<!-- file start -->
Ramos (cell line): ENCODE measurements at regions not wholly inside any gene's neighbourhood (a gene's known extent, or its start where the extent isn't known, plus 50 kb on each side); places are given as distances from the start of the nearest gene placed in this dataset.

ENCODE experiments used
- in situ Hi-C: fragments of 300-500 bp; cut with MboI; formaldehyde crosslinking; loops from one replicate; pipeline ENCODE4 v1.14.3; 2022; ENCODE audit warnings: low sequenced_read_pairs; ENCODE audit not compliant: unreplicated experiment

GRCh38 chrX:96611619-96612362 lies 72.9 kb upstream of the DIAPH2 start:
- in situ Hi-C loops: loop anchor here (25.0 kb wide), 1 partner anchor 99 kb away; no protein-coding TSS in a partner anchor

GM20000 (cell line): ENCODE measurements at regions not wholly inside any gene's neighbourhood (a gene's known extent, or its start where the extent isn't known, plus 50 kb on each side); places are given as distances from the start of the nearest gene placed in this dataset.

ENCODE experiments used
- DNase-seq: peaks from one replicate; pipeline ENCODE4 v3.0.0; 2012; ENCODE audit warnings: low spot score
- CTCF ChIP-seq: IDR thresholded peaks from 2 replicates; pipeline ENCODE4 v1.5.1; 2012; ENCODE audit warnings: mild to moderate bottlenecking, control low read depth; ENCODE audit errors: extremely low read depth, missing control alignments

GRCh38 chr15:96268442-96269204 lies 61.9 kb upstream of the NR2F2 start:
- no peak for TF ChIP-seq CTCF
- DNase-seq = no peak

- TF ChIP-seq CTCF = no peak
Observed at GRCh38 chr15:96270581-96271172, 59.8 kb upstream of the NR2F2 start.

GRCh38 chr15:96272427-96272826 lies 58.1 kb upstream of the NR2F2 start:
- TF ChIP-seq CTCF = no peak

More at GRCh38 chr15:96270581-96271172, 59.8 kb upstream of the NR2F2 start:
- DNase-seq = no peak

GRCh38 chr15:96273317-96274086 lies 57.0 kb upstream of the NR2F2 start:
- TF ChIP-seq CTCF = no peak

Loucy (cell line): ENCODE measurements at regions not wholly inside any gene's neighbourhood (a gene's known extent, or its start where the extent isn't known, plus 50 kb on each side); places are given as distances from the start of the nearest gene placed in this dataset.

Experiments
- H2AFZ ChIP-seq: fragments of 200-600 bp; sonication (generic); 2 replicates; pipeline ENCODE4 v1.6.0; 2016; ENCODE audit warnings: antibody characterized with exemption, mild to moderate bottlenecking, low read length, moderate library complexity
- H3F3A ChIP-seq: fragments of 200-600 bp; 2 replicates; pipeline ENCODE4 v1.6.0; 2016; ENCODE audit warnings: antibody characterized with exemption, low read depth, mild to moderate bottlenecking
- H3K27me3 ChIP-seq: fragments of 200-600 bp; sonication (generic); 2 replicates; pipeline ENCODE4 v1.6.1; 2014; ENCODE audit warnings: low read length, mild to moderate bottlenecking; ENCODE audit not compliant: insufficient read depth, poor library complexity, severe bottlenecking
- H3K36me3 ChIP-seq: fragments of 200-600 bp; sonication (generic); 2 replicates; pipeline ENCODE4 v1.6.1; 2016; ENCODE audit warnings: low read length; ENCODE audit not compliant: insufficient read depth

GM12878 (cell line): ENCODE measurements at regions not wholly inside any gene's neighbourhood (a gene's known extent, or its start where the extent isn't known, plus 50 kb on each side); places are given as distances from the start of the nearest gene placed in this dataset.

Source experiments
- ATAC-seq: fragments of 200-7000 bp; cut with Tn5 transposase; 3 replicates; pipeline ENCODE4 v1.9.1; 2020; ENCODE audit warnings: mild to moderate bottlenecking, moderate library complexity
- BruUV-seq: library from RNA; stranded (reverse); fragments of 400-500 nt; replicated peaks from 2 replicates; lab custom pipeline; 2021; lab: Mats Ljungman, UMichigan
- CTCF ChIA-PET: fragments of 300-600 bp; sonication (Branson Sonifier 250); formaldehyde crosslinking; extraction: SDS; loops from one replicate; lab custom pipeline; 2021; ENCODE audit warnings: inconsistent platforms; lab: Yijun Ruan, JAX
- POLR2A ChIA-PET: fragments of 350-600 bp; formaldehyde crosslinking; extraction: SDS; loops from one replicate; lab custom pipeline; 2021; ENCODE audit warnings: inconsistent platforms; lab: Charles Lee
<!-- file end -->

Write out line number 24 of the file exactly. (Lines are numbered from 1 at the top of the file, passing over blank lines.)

- H3F3A ChIP-seq: fragments of 200-600 bp; 2 replicates; pipeline ENCODE4 v1.6.0; 2016; ENCODE audit warnings: antibody characterized with exemption, low read depth, mild to moderate bottlenecking